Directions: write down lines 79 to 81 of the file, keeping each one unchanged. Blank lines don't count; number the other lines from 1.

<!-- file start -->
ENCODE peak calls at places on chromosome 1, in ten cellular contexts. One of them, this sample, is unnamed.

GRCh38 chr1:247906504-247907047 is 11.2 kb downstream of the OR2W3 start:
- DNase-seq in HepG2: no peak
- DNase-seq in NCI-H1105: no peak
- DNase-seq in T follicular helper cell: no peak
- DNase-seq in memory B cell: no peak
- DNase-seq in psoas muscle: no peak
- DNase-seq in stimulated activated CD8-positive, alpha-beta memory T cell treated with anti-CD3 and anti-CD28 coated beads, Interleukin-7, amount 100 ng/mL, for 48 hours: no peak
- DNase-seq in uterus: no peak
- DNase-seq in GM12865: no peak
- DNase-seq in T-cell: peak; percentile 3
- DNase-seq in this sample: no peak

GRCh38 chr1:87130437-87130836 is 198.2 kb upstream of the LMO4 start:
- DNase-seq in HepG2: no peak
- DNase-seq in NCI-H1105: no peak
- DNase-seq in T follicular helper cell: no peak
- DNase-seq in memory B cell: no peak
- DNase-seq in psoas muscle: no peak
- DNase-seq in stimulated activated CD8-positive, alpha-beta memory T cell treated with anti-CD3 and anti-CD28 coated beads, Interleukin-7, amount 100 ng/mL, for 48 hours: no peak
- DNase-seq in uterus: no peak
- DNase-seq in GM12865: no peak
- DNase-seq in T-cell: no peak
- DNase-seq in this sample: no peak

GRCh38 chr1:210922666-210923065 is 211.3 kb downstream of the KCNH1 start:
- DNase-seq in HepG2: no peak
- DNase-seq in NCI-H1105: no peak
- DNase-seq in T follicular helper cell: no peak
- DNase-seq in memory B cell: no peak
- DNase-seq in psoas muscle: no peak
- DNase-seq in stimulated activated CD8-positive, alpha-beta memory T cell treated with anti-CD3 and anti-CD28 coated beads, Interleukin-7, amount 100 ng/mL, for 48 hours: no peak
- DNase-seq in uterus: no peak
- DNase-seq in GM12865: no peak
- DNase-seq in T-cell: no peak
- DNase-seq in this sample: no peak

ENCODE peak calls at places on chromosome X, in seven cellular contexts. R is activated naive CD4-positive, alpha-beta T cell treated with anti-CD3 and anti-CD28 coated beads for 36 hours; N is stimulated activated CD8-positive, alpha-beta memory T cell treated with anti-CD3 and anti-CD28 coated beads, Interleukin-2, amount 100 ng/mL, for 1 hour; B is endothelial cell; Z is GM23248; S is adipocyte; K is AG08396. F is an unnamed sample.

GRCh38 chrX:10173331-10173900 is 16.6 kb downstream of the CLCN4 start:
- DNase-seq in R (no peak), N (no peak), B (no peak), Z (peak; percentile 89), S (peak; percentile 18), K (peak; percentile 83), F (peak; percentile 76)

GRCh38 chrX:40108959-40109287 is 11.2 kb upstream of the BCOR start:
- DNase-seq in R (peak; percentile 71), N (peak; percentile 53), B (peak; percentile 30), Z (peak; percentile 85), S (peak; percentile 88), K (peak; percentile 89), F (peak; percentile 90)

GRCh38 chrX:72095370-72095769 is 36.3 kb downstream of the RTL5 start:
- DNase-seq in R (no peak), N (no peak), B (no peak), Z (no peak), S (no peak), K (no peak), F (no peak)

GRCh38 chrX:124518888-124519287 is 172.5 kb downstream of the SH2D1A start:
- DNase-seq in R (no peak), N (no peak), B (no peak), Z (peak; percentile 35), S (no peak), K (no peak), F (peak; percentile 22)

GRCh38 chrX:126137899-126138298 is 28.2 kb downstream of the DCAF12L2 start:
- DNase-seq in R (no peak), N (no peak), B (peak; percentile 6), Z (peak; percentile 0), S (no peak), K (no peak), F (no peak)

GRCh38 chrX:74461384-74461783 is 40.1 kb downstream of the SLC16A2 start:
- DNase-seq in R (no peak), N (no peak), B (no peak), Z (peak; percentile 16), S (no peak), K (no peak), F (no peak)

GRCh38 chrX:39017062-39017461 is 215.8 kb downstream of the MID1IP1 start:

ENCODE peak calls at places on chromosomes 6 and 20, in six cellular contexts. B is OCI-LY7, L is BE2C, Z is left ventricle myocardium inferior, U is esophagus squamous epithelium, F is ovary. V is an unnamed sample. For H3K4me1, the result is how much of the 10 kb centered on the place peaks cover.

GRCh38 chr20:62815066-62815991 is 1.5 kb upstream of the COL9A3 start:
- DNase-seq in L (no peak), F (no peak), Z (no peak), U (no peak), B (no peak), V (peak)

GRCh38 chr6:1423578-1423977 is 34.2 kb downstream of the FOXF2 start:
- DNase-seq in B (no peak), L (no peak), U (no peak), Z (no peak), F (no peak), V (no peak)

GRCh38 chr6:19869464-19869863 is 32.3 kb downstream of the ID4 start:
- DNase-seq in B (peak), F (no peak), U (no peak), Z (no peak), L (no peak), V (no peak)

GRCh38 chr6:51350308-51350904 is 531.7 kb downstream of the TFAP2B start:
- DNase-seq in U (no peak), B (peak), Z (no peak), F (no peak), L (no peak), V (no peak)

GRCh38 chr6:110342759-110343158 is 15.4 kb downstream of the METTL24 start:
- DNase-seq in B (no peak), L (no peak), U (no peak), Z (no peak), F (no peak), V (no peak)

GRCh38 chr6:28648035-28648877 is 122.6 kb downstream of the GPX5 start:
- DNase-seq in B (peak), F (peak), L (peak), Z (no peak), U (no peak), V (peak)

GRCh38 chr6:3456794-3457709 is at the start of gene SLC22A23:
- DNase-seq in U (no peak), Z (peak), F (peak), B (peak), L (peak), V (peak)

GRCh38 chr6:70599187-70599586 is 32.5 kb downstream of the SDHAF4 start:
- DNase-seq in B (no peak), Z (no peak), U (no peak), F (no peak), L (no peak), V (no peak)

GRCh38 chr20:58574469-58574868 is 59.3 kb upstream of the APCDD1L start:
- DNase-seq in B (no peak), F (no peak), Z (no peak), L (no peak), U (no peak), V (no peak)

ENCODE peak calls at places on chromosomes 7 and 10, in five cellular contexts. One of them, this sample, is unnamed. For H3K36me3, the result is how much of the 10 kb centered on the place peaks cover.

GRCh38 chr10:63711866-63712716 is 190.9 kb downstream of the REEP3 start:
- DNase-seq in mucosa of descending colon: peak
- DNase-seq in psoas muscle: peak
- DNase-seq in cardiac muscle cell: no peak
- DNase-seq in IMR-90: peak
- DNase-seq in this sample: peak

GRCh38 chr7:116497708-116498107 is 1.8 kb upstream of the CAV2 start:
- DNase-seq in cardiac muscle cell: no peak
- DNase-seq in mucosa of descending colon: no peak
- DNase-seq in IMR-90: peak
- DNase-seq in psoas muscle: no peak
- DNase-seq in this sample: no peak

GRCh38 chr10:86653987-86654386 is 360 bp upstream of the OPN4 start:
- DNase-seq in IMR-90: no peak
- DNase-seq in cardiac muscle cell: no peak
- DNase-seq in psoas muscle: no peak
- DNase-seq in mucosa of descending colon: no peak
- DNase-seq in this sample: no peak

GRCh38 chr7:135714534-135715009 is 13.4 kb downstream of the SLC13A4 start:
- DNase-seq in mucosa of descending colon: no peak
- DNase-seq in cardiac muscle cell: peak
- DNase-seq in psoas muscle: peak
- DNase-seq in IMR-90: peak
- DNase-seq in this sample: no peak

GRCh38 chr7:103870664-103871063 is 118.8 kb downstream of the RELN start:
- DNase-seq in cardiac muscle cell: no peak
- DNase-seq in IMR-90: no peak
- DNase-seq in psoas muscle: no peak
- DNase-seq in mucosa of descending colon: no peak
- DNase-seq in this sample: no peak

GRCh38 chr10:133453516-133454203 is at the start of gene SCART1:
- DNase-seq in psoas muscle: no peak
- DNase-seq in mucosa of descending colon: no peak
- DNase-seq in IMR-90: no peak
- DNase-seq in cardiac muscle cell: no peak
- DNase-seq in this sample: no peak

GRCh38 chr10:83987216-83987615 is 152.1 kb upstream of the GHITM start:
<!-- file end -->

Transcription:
- DNase-seq in psoas muscle: no peak
- DNase-seq in this sample: no peak

GRCh38 chr10:86653987-86654386 is 360 bp upstream of the OPN4 start: